NSA and backdoors in Linux

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Re: NSA and backdoors in Linux

Postby jiml8 » Mar 1st, '15, 23:09

I agree with you about the US newspapers.

I routinely use duckduckgo, and I have not noticed a US-centric bias, but since I am in the US possibly I would not notice such a bias easily.

I browse through TOR routinely, and I have noticed that Yahoo, in particular, seems to respond to that; I get local news for my exit portal when I go to Yahoo. Whether this is good or bad just depends on whether I can either read or translate the local language.
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Re: NSA and backdoors in Linux

Postby ChuangTzu » May 8th, '15, 17:41

Even though this is very possible. It is unlikely given a few factors: 1) the nature of open source projects makes it harder, not impossible, to hide so called back doors. Much easier in proprietary software/devices etc... 2) Most government computers in the US are powered by Linux as well as their servers, in particular RedHat/CentOS and if you can believe Ubuntu, openSUSE and SUSE is also beginning to move into the US Gov. and business market. I believe the USPS uses SUSE. This makes backdoors unlikely, since most backdoors swing both ways for people who have the knowledge. It would be much easier for NSA to just put the "backdoor" into the harddrive on a manufactures level, or into the WIFI etc..., would also be harder to detect. But keep in mind that they are not likely to screw up the very systems they rely on. Now Microsoft, Apple, Google etc... that is another topic, because there is little incentive for them not to exploit it. Especially since most people use one or more of those systems.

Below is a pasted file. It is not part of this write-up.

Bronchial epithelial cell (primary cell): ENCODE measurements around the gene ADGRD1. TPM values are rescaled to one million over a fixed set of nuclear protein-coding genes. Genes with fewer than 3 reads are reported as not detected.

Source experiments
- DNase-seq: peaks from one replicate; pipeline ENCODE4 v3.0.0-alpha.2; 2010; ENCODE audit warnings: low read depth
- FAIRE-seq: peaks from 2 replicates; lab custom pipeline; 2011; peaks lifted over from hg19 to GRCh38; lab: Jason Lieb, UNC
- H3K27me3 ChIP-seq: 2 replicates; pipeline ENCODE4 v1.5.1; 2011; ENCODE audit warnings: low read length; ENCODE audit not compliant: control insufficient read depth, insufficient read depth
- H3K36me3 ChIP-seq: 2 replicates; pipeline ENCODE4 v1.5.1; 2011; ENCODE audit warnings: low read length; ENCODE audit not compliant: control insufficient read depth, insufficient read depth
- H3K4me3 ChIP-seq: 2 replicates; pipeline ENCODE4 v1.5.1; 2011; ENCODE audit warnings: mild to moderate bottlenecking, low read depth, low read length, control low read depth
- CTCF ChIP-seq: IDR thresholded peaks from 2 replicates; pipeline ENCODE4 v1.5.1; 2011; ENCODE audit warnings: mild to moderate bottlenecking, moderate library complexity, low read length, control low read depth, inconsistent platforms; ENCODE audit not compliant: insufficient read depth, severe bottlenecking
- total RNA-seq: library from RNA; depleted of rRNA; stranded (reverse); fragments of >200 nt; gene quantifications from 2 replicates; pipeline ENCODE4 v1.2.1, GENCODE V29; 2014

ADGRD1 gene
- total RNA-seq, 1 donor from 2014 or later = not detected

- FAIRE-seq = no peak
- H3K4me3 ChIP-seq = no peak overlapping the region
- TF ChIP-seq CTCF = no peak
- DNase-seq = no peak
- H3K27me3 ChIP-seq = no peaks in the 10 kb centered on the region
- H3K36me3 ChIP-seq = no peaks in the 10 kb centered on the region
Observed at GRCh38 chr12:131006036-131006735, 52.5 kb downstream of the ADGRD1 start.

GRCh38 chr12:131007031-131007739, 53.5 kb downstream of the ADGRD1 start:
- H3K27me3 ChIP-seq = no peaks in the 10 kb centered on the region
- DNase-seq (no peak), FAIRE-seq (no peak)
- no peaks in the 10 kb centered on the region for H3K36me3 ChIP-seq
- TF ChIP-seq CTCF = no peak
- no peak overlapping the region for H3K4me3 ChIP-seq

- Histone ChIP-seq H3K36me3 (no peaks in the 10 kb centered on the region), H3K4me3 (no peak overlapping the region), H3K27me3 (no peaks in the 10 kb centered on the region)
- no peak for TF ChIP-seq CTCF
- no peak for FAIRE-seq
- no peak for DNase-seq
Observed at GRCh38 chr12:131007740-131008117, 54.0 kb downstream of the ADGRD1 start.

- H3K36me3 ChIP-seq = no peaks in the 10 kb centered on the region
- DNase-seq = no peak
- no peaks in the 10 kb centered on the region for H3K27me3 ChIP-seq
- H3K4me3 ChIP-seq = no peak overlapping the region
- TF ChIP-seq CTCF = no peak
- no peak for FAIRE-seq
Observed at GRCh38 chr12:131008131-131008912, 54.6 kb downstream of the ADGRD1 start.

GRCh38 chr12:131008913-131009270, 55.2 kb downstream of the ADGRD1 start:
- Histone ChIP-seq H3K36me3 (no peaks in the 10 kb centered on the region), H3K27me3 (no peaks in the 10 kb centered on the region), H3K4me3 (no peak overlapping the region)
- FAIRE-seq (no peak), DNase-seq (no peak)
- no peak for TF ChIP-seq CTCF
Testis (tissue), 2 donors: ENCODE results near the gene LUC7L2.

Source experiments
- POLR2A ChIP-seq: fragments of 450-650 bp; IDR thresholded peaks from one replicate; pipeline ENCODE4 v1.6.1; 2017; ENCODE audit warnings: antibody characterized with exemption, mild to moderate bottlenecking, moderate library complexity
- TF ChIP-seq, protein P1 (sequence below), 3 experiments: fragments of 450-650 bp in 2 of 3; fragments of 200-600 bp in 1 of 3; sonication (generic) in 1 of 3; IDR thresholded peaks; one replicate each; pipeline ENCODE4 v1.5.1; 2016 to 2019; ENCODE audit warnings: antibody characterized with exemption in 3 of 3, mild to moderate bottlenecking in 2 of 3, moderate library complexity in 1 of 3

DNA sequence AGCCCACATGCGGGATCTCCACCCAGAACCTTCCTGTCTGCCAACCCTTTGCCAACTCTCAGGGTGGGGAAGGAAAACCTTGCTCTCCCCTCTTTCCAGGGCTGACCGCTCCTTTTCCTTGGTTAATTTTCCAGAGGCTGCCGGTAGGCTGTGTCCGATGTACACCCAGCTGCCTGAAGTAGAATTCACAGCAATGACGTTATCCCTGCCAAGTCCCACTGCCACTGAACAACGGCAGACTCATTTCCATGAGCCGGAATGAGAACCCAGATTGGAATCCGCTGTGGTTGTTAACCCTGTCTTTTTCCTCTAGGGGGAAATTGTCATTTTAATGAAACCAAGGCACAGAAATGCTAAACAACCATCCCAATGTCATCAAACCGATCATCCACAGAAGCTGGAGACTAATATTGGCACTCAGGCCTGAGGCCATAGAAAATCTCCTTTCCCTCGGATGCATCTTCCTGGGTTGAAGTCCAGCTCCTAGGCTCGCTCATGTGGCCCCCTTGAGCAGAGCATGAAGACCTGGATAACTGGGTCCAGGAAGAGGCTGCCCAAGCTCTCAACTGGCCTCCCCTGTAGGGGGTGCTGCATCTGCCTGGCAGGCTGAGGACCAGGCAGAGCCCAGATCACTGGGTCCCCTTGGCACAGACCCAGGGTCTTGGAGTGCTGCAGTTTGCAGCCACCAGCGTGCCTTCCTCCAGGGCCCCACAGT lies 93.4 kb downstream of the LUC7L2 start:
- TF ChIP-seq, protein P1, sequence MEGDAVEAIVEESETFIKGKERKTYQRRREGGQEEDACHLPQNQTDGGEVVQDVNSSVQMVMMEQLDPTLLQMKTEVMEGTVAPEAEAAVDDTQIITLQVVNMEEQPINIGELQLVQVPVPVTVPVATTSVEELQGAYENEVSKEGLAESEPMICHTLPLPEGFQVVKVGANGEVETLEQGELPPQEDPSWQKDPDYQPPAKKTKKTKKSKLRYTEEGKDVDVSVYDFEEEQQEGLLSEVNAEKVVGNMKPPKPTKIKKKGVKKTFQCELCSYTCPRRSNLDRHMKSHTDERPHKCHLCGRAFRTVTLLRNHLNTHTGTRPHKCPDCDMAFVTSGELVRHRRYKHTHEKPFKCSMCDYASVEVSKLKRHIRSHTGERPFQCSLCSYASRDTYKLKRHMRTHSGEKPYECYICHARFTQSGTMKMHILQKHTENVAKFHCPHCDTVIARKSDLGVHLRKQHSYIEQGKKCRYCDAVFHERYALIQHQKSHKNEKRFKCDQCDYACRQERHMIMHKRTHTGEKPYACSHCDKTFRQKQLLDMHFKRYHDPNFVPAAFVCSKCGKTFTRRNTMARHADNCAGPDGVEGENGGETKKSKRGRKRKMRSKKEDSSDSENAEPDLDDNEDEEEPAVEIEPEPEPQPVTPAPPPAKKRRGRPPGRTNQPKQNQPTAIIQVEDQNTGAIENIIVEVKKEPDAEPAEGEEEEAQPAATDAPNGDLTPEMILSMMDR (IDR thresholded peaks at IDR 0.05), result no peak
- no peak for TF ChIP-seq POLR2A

Now, even after saying this, I do think a healthy skeptism towards SELinux is a good thing and the code of anything contributed by the gov. or even the big companies for that matter should be thouroghly and independently reviewed.
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Re: NSA and backdoors in Linux

Postby doktor5000 » May 8th, '15, 18:00

ChuangTzu wrote:It is unlikely given a few factors: 1) the nature of open source projects makes it harder, not impossible, to hide so called back doors.

Wrong argument. Think about heartbleed and openssl, or the recent 23 years old X11 bug
It makes it easier for others to take a look and verify/modify code in question, but it does not really make it harder per se to hide backdoors or similar stuff.
Remember, there are bugs in open source projects that can stay hidden for 10 or 20 years, so this kinda defeats your argument.
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Re: NSA and backdoors in Linux

Postby ChuangTzu » May 8th, '15, 18:05

Very true...but a bug, persay, is different than a strategically placed backdoor.

Agreed though, however, at least with opensource the code can be reviewed, with proprietary who knows what is in it. I would rather have a system with some bugs that can be patched etc... than a system where its entire design is a bug.

Thousands of eyes on a problem is generally better than just a few....But, it is not fool proof, and nothing ever will be...goal would be general safety not living in a vault etc... :)
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